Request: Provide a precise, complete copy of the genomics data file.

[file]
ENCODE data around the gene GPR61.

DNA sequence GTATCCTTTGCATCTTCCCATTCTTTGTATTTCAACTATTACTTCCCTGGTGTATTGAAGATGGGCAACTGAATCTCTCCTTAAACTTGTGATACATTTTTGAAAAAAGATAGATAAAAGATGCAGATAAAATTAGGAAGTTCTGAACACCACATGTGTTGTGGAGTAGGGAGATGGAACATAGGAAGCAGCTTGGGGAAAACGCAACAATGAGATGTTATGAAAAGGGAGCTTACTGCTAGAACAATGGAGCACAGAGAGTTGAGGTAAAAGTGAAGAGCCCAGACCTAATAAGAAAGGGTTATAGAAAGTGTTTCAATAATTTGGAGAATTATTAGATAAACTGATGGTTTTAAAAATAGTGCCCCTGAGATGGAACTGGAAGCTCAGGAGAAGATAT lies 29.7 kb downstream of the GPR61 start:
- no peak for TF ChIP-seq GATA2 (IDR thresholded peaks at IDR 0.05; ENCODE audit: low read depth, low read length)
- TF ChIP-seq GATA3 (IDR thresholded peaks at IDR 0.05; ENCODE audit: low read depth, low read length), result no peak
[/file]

ENCODE data around the gene GPR61.

DNA sequence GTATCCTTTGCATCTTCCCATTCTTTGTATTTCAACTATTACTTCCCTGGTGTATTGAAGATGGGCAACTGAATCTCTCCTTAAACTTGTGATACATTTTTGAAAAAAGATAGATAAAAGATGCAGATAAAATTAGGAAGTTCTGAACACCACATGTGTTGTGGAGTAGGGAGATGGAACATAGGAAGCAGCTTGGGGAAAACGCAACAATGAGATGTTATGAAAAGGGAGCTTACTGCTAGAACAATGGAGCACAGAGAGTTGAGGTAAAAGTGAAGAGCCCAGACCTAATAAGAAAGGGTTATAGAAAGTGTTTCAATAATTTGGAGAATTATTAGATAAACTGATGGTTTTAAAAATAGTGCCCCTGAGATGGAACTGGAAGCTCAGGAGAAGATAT lies 29.7 kb downstream of the GPR61 start:
- no peak for TF ChIP-seq GATA2 (IDR thresholded peaks at IDR 0.05; ENCODE audit: low read depth, low read length)
- TF ChIP-seq GATA3 (IDR thresholded peaks at IDR 0.05; ENCODE audit: low read depth, low read length), result no peak